In the article, “Chrysler Averts a Parts Crisis,” by Jeffrey Ball, in the Wall Street Journal, readers get a small glimpse of how major businesses utilize just-in-time systems and how they may be impacted during a national crisis such as September 11th. Just-in-time is getting the right quantity of goods to the right place exactly at the right time. The goal is to get products at a certain place not too early and not too late, instead, just-in-time.(1) Just-in-time systems is an inventory strategy that is relatively simple to explain and understand. In order to fully understand just-in-time systems we must thoroughly define it and answer a couple key questions. First, how does a just-in-time system minimize warehousing costs? Second, how does it minimize “quality problems” that can result when parts sit around for a long time? Finally, we will discuss just-in-time (JIT) and its implications for global operations management as brought out in the Chrysler experience.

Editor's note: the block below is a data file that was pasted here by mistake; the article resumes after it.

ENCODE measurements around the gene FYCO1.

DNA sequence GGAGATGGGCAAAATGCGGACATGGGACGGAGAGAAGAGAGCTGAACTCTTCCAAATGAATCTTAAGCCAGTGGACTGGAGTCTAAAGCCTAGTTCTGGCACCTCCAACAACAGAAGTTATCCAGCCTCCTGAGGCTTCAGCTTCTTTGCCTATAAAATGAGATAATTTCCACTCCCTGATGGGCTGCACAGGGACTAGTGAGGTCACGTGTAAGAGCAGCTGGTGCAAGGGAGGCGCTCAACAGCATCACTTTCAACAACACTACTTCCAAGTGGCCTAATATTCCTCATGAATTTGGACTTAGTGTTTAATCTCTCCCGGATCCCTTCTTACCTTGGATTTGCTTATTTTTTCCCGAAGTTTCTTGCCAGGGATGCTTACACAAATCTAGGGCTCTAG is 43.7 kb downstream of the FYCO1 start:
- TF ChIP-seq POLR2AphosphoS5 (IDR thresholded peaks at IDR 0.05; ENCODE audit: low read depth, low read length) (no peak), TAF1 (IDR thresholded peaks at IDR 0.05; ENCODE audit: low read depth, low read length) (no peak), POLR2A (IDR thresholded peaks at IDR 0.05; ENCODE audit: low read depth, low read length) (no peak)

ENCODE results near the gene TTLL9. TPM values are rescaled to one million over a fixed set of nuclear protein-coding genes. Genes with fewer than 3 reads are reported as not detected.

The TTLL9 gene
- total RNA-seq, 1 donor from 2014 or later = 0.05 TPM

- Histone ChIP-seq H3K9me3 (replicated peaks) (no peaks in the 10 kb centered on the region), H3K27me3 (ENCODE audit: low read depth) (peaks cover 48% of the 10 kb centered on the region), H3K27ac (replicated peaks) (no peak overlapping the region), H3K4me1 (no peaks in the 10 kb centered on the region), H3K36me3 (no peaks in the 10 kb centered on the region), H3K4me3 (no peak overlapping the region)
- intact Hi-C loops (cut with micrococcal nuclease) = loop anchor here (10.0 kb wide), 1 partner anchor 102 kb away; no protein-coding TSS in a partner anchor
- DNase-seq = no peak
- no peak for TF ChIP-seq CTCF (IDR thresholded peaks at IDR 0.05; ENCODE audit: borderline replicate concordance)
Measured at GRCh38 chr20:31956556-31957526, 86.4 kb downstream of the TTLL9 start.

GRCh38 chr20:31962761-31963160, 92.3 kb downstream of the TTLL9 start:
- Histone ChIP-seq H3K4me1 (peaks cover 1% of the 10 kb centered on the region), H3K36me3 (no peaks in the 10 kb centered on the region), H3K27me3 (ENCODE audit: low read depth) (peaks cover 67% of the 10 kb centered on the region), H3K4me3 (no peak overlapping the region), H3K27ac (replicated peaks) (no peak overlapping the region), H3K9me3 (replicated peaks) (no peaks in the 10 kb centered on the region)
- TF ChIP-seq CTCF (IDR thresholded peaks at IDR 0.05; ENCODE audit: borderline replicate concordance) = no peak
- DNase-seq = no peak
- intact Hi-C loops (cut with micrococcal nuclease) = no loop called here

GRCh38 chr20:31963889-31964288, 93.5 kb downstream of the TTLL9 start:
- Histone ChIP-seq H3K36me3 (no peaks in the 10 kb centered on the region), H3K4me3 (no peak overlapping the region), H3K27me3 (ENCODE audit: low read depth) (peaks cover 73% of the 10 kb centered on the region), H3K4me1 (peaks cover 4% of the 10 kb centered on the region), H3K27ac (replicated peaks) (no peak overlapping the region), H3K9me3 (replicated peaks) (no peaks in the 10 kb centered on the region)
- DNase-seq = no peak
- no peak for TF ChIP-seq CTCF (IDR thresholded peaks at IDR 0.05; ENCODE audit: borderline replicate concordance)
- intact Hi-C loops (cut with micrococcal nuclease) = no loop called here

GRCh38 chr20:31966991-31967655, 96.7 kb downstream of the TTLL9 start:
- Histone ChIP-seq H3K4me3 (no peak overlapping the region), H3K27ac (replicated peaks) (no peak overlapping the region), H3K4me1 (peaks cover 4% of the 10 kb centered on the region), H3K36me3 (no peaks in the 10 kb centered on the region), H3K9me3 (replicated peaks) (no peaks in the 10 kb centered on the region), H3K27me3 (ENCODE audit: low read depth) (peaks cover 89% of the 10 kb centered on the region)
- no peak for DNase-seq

Just-in-time is defined in the APICS dictionary as “a philosophy of manufacturing based on planned elimination of all waste and on continuous improvement of productivity.”(2) It can simply be described as a goal of producing the right part at the right place at the right time, in other words “just in time.” JIT applies mainly to repetitive manufacturing companies in which the same products and components are produced over and over again. “The basic elements of JIT were developed by Toyota in the 1950’s and became known as the Toyota Production System. JIT was well established in many Japanese factories by the early 1970’s. JIT began to be adopted in the U.S. in the 1980’s; General Electric was an early U.S. adopter. Today JIT concepts are now widely accepted and used.”(2) One of the main concerns that businesses have that utilize a JIT system is the elimination of waste. Waste is anything the ads cost without adding value. Things like the unnecessary moving of materials, the...
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